Last year in Santa Monica, California, a lot of people entered a lottery to determine who would get to put up holiday displays in the 21 lots in Palisades Park. As it turned out, a lot of the applicants were atheists. When all was said and done, they won 18 of the 21 spaces. Christians won 2 of the remaining spots and a Jewish person won 1.
These are some of the signs the atheists put up:
(Many of the signs that weren’t protected by chains were later vandalized.)
As you might expect, Christians were pissed off. Their regular display had taken up 14 plots, but they had to cut it and cram it down into only two.
Caught in the middle of the “controversy” were city officials. They were accused of being anti-Christian when, in fact, they were only being fair to everybody. The Christians didn’t own the public space; they were just used to getting special treatment. When other groups indicated they wanted in on the action, the Christians felt their rights were being stripped — in reality, all that was taken away from them was the notion that they were special.
This year, Santa Monica officials decided to do away with the lottery system altogether. They just won’t have any holiday displays at all — it’s better than being accused of being for or against any particular group.
I’m fine with that decision. If Christians want to put up a Nativity Scene, they can do it on private property, in front of their homes or churches. There’s no reason the city needs to give them space to promote the Jesus myth.
But the Christians in this case aren’t taking this lack of privilege lightly. Today, they’ll be in federal court because they’re suing the city for not letting them put up a Nativity Scene:
“It’s a sad, sad commentary on the attitudes of the day that a nearly 60-year-old Christmas tradition is now having to hunt for a home, something like our savior had to hunt for a place to be born because the world was not interested,” said Hunter Jameson, head of the nonprofit Santa Monica Nativity Scene Committee that is suing.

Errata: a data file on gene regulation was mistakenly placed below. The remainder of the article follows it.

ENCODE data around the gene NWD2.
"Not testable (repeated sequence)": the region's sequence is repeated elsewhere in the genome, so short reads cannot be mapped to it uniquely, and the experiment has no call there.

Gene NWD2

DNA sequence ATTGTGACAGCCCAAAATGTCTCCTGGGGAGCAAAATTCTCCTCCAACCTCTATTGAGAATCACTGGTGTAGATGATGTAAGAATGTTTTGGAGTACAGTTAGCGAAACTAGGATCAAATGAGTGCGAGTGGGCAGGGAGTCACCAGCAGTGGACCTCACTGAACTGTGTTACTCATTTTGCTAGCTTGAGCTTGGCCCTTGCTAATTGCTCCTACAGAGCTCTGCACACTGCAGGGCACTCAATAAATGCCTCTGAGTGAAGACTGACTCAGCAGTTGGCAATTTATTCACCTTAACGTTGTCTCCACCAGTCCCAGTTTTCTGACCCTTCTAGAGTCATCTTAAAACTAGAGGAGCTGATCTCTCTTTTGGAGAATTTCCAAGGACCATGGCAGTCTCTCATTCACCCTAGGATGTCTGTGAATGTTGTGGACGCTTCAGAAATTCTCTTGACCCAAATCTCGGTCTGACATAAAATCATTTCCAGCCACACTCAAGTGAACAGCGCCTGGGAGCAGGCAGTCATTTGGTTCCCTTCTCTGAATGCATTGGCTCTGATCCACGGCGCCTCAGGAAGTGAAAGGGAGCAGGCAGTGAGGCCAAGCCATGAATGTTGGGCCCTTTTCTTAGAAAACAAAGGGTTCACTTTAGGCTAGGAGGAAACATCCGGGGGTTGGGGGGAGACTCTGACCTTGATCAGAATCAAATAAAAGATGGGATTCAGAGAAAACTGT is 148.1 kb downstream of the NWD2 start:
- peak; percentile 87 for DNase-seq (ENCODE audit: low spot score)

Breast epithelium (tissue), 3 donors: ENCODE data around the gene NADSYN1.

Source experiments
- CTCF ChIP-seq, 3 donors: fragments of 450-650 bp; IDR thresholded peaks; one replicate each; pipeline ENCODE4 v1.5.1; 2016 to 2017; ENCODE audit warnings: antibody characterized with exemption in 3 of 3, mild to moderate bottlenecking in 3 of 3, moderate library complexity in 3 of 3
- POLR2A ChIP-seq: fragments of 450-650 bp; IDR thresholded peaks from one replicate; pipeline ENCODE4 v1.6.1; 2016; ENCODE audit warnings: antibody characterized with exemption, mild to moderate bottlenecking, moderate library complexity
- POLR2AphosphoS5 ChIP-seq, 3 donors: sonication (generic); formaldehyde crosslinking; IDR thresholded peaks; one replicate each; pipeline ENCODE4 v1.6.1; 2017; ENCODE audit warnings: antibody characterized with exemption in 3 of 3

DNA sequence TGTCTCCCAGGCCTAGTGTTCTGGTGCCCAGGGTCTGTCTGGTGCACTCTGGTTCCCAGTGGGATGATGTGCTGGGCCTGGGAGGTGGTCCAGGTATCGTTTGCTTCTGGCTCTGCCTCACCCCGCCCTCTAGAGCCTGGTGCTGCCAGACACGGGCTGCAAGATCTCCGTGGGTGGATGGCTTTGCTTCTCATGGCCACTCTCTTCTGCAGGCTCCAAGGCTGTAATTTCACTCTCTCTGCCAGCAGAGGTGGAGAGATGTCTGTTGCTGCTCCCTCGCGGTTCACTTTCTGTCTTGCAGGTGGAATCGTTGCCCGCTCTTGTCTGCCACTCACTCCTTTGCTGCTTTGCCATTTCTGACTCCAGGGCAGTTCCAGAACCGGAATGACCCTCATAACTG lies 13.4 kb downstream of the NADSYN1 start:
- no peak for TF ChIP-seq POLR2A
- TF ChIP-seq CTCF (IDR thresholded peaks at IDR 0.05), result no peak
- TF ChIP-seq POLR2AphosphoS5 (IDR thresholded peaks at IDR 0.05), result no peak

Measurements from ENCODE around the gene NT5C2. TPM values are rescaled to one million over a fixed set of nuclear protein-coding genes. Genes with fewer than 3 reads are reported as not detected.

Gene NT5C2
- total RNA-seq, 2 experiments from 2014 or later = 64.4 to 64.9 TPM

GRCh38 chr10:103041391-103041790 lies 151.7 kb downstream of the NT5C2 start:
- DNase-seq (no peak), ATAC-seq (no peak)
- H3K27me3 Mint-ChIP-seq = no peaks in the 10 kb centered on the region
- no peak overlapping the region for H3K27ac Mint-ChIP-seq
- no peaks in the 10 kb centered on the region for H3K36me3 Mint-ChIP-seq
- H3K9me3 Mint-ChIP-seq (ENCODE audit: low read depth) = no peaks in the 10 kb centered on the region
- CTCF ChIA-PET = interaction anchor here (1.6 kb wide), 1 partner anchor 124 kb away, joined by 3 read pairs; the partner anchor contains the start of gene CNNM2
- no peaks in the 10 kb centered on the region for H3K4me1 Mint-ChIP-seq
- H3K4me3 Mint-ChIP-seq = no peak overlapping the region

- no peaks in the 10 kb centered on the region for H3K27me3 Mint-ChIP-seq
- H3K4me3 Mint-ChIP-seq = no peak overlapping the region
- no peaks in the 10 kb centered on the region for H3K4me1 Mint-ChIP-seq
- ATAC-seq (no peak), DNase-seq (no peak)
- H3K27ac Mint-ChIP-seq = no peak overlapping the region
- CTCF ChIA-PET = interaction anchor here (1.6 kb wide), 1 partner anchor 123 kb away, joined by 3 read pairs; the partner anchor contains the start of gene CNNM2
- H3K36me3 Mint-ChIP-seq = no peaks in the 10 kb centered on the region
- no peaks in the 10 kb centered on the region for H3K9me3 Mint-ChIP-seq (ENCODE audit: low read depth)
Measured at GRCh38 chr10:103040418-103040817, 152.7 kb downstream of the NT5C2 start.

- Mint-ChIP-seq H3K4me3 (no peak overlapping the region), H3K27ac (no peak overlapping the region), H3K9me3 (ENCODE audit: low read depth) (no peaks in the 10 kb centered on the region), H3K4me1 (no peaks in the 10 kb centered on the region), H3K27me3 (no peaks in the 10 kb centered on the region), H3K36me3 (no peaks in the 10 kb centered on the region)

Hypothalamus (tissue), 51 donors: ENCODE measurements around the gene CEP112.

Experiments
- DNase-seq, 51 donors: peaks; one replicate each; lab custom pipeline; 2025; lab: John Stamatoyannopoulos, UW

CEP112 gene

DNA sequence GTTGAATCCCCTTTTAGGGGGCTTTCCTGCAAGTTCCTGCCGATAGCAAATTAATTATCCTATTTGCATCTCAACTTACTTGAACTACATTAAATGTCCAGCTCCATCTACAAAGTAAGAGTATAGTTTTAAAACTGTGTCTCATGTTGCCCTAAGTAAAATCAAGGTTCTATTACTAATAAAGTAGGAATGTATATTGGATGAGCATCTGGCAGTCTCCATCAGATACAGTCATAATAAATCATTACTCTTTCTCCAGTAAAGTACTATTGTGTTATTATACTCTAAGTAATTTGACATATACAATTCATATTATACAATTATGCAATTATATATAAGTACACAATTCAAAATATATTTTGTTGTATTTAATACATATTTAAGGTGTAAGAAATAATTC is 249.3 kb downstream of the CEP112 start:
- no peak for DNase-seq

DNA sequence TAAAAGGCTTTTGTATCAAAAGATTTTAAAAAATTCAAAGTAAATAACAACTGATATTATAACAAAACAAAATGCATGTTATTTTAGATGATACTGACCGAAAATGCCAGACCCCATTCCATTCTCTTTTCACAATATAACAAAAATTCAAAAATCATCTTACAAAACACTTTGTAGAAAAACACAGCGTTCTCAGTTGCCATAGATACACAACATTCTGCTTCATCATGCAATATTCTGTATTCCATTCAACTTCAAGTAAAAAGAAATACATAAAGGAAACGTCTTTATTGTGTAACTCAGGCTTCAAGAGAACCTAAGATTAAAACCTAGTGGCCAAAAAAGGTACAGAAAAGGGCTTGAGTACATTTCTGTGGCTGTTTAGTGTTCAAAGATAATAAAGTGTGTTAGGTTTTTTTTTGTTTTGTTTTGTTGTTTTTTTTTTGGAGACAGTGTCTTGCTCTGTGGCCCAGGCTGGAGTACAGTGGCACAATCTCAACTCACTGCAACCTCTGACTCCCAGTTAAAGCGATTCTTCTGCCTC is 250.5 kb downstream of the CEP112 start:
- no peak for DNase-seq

The Santa Monica Nativity Scenes Committee argues in its lawsuit that atheists have the right to protest, but that freedom doesn’t trump the Christians’ right to free speech.
“If they want to hold an opposing viewpoint about the celebration of Christmas, they’re free to do that — but they can’t interfere with our right to engage in religious speech in a traditional public forum,” said William Becker, attorney for the committee. “Our goal is to preserve the tradition in Santa Monica and to keep Christmas alive.”
Tradition isn’t always right. Becker is suing because he thinks Christians deserve a unique space, paid for by taxpayers, to spread their beliefs — and no other group deserves those same rights. Atheists can protest, in his view, but they shouldn’t get the same opportunity to put up their displays on public property.
Just to reiterate, what did the atheists do? They entered a lottery that Christians could have also entered. They were treated like all the other groups. And that’s not good enough for the Christians who are now suing.
Becker said this on his own website back in October:
“The city surrendered to the angry mob, and in the process sent the world a message that religious freedom and free speech is not worth protecting in Santa Monica. We expect the court to see it for what it is — an unconstitutional act of intolerance toward the Christian faith and a cowardly concession to anti-Christian hatemongers.“
There was no intolerance. Or hate. Or anti-Christian sentiments. Or anything unconstitutional.
The Christians never complained when they were the only game in town and had full access to the park. The moment the city said they had to share the space with other groups, the whining began. And now, we’re seeing the Christians tears of false persecution.
Hopefully, the judge will see right through them and respect the separation of church and state. The city officials have every right to cancel a tradition that never should have started in the first place and the constitution is on their side.
(via Atheist Lutheran)